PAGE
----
How To Simplify Your Life Without Becoming A Minimalist Or Saying No To Everything

October 9
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Maybe you’re not built to be a minimalist. You don’t want to live in a tiny house and the thought of paring down your boot collection makes you want to punch someone in the teeth. Or if you’re like me, minimalism is super appealing but you fear the only way to achieve the level of zen that comes from this lifestyle is to burn down your house and start at zero dark possessions. Yes, a clean slate seems like the only way to simplify your life now that you’ve accumulated multiple scarves in the early fall, late fall, and dead of winter categories.

Perhaps it’s your schedule, not your attic, that could use a simplification overhaul. The anxiety sets in when you see your calendar packed with all manner of meetings, social gatherings, and place holders for — fingers crossed! — moving off the waitlist for goat yoga. You’ve been told to “just say no,” to overextending your energy and time. The battle cry of those who warn against the dangers of over scheduling your life is: Stop committing to all this nonsense!

But what if you’re happy keeping all your possessions and cant really say “no,” to most of the things on your schedule but still want to find that sense of calm and control that simplifying promises? Give these three suggestions a spin.

Lower Your Expectations

If you’ve been slogging along trying to do all the things and also wondering why you can’t remember where you put your phone (hint: it’s in your pocket), I’m here to whisper some realness in your precious ear. You can’t do it all, darling. At least you can’t do it all to the best of your ability. Something’s gotta give and — Spoiler Alert! — it’s usually your sanity. If you’re seeking to simplify, chances are you’ve put an assload of pressure on yourself to be everything to everyone and make sure long lists of things are getting done. Better to lower these unrealistic expectations you’ve put on yourself.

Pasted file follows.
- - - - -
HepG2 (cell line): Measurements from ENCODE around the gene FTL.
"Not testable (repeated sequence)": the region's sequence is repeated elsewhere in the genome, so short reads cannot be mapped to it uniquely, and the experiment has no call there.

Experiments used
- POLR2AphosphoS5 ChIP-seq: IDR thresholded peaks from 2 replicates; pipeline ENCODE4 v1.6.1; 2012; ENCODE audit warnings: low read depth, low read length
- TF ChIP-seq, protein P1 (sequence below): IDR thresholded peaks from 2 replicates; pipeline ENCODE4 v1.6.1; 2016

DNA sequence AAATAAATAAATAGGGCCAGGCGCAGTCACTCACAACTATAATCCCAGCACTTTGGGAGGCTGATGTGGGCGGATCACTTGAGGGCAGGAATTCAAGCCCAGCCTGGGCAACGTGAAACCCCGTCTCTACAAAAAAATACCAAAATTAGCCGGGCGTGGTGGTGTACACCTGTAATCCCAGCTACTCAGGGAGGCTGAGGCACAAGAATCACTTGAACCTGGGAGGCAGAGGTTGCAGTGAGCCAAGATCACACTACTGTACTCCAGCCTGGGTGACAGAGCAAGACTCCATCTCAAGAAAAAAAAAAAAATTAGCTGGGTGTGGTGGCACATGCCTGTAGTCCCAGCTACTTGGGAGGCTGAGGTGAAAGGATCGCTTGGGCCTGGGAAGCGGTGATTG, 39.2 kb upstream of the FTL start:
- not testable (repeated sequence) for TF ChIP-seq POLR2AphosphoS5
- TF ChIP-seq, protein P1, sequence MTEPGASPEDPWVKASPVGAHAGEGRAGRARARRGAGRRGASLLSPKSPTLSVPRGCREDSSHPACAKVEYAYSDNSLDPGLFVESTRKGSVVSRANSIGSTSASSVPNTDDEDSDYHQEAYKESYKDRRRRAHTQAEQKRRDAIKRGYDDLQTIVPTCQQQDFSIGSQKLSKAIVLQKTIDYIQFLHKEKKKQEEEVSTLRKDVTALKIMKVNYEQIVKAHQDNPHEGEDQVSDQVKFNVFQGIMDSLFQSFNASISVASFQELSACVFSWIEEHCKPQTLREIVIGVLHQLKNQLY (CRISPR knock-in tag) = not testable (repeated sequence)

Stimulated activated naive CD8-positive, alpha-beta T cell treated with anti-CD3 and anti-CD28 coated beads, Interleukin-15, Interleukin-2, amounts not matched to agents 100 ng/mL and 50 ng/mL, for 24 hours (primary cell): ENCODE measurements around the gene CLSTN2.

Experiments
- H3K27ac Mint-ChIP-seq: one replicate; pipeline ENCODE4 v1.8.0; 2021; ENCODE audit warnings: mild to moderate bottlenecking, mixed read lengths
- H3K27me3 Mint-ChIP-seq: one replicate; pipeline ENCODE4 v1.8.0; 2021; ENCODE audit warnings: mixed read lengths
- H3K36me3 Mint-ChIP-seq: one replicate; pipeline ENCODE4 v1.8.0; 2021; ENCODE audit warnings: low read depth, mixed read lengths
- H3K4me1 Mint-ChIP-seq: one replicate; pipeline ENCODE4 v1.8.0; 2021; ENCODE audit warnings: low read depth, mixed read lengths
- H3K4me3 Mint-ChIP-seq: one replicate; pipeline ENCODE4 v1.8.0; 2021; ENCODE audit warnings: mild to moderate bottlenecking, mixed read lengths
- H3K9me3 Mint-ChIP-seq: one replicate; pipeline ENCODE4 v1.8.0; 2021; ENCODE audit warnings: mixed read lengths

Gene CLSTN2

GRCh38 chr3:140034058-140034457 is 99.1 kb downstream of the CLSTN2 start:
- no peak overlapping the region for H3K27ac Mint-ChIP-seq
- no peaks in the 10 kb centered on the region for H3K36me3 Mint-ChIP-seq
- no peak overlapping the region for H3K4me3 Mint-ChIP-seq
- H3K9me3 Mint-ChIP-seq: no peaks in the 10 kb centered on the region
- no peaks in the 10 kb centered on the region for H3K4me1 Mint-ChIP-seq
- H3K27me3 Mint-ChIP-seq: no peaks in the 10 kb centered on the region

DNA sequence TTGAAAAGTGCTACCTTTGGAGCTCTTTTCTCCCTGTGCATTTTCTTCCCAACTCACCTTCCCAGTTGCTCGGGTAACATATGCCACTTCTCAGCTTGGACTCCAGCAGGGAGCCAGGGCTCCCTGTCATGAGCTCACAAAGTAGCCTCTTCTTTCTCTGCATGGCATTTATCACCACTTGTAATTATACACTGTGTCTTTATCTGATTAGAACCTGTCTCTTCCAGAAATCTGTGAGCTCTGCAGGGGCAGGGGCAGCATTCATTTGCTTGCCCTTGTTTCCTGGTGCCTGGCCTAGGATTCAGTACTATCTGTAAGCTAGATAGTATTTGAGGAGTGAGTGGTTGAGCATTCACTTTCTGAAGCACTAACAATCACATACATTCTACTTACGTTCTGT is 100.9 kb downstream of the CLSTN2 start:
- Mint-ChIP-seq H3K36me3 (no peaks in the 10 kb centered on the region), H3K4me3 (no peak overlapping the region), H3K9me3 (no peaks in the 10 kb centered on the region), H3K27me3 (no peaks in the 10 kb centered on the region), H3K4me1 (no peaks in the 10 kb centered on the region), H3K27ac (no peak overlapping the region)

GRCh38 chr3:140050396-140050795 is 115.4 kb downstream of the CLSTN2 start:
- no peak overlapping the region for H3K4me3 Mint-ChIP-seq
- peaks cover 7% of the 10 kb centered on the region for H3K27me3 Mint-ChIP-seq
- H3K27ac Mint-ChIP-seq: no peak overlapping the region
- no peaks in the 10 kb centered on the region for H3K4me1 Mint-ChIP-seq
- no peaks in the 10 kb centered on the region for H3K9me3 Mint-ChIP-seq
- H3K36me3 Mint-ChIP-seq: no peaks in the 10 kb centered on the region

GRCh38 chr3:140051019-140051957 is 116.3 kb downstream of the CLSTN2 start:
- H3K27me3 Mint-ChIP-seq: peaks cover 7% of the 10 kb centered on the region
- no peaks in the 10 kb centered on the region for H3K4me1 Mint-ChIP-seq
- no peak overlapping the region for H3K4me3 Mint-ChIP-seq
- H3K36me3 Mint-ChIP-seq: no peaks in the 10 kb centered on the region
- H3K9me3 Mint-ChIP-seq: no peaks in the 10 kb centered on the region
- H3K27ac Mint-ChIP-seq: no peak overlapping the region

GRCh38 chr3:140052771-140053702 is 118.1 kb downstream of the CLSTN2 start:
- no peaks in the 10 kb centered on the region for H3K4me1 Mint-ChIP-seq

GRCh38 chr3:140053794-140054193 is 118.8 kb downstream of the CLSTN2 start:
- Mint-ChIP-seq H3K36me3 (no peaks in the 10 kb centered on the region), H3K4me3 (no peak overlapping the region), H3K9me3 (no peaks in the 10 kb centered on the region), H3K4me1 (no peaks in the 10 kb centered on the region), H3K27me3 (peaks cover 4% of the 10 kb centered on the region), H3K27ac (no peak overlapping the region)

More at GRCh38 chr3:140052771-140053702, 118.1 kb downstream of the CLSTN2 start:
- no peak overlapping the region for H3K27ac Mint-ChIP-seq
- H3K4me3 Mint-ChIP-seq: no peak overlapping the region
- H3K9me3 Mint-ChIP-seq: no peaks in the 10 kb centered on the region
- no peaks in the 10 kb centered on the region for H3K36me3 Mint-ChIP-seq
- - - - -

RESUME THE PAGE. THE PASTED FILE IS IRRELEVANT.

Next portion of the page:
It’s time to let go of the idea that you have to crush it at work, family life, friendships, exercise programs, housekeeping, hobbies, side hustles, and creating interesting gluten free lunch options. You have to be clear about which things are priorities and give yourself some grace in the areas that are going to be less than outstanding. I’ll be honest, when I am working on a goal or have an extra busy calendar, my house is the first victim. I used to beat myself up over not having a tidy home but once I lowered my expectations I set myself free from always feeling like I was failing. Now I focus on keeping the common areas cleaned up and get to the rest of the house when I have the time and energy. Same goes for unfolded laundry, serving leftovers, and giving cash for a kid’s birthday gift instead of a wrapped present.

Ask For Help

A sneaky thing happened as we evolved from communal living: the stigma of asking for help. For some reason this is considered a sign of weakness or neediness, both of which are as undesirable as an STD. It goes hand-in-hand with the unrealistic idea that we should be doing an excellent job of managing 100 things on our own, thank you very much. But if hiring some help to clean your house or take care of your yard is going to simplify your life, you should absolutely do it. There is no shame in a babysitter, a meal service, or asking friends and family to lend a hand when you need it (or don’t have the extra cash to hire someone).

Make Tasks Enjoyable

Part of what makes life feel complicated (instead of simple) is the stress that comes from doing the things that don’t naturally feel fun. To use my example of housework, I have been known to get raging mad while vacuuming because I believe it to be invented by the Devil, himself. But if I listen to an audiobook or podcast while I run Satan’s Cherrio Sucker Machine, I become an astounding 70 percent less homicidal. The floors are clean and everyone who crosses my path gets to live — it’s a win-win! Finding a way to make tasks enjoyable tricks your brain into thinking it’s a simple and easy project.

Simplifying your life doesn’t mean you have to raise a yurt and remove yourself from every committee you’re on, it just means finding a lighter approach to old ways that feel heavy.

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